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J Cell Biol. 1999 Nov 1;147(3):645-58.

Different dystrophin-like complexes are expressed in neurons and glia.

Author information

1
Department of Human Anatomy and Genetics, University of Oxford, Oxford OX1 3QX, United Kingdom. dblake@enterprise.molbiol.ox.ac.uk

Abstract

Duchenne muscular dystrophy is a fatal muscle disease that is often associated with cognitive impairment. Accordingly, dystrophin is found at the muscle sarcolemma and at postsynaptic sites in neurons. In muscle, dystrophin forms part of a membrane-spanning complex, the dystrophin-associated protein complex (DPC). Whereas the composition of the DPC in muscle is well documented, the existence of a similar complex in brain remains largely unknown. To determine the composition of DPC-like complexes in brain, we have examined the molecular associations and distribution of the dystrobrevins, a widely expressed family of dystrophin-associated proteins, some of which are components of the muscle DPC. beta-Dystrobrevin is found in neurons and is highly enriched in postsynaptic densities (PSDs). Furthermore, beta-dystrobrevin forms a specific complex with dystrophin and syntrophin. By contrast, alpha-dystrobrevin-1 is found in perivascular astrocytes and Bergmann glia, and is not PSD-enriched. alpha-Dystrobrevin-1 is associated with Dp71, utrophin, and syntrophin. In the brains of mice that lack dystrophin and Dp71, the dystrobrevin-syntrophin complexes are still formed, whereas in dystrophin-deficient muscle, the assembly of the DPC is disrupted. Thus, despite the similarity in primary sequence, alpha- and beta-dystrobrevin are differentially distributed in the brain where they form separate DPC-like complexes.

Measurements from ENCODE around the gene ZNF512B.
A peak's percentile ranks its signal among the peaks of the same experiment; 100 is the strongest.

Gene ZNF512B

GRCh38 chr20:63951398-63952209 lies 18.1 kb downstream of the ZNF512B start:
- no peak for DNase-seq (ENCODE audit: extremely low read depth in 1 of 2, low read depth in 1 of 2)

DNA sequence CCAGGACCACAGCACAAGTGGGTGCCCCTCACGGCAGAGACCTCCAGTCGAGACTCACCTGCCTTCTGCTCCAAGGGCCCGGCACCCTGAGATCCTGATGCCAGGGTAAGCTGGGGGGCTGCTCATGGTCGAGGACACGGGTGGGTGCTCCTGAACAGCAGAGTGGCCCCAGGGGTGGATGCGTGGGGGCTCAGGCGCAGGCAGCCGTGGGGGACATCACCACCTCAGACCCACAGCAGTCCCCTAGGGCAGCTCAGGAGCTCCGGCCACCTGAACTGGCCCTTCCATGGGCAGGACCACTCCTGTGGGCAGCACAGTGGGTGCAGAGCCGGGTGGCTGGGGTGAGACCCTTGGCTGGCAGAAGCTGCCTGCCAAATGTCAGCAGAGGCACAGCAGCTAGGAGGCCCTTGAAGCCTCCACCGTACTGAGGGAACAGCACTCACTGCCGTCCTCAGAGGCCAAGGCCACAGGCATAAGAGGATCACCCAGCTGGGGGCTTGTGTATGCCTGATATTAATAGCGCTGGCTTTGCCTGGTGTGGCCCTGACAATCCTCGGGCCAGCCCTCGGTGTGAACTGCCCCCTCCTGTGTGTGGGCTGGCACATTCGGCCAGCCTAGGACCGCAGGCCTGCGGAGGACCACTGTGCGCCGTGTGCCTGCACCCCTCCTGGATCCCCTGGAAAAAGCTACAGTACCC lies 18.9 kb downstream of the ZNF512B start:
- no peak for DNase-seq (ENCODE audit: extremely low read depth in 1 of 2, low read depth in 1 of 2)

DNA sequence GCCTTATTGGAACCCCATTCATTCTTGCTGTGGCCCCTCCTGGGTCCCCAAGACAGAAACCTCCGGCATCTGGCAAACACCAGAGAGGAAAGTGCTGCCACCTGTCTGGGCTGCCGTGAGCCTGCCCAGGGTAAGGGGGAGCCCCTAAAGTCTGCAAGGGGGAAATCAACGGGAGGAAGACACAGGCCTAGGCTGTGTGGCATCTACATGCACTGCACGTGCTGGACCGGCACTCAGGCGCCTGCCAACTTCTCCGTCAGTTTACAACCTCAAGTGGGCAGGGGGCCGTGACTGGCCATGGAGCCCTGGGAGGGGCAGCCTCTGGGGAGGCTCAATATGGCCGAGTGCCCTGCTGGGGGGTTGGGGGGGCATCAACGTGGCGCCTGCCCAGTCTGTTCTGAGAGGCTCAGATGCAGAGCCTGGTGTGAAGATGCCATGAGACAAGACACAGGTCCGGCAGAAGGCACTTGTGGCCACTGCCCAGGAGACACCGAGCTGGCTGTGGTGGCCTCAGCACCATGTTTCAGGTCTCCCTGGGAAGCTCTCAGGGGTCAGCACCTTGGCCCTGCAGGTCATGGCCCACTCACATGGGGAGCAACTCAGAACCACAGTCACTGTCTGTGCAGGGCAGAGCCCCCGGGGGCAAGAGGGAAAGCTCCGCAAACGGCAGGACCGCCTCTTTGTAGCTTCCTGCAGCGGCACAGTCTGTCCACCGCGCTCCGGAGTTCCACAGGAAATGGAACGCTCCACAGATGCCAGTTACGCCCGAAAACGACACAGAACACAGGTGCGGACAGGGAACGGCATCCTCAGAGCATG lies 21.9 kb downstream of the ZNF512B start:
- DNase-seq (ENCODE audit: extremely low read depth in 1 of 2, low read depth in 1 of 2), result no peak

PMID:
10545507
PMCID:
PMC2151186
DOI:
10.1083/jcb.147.3.645
[Indexed for MEDLINE]
Free PMC Article

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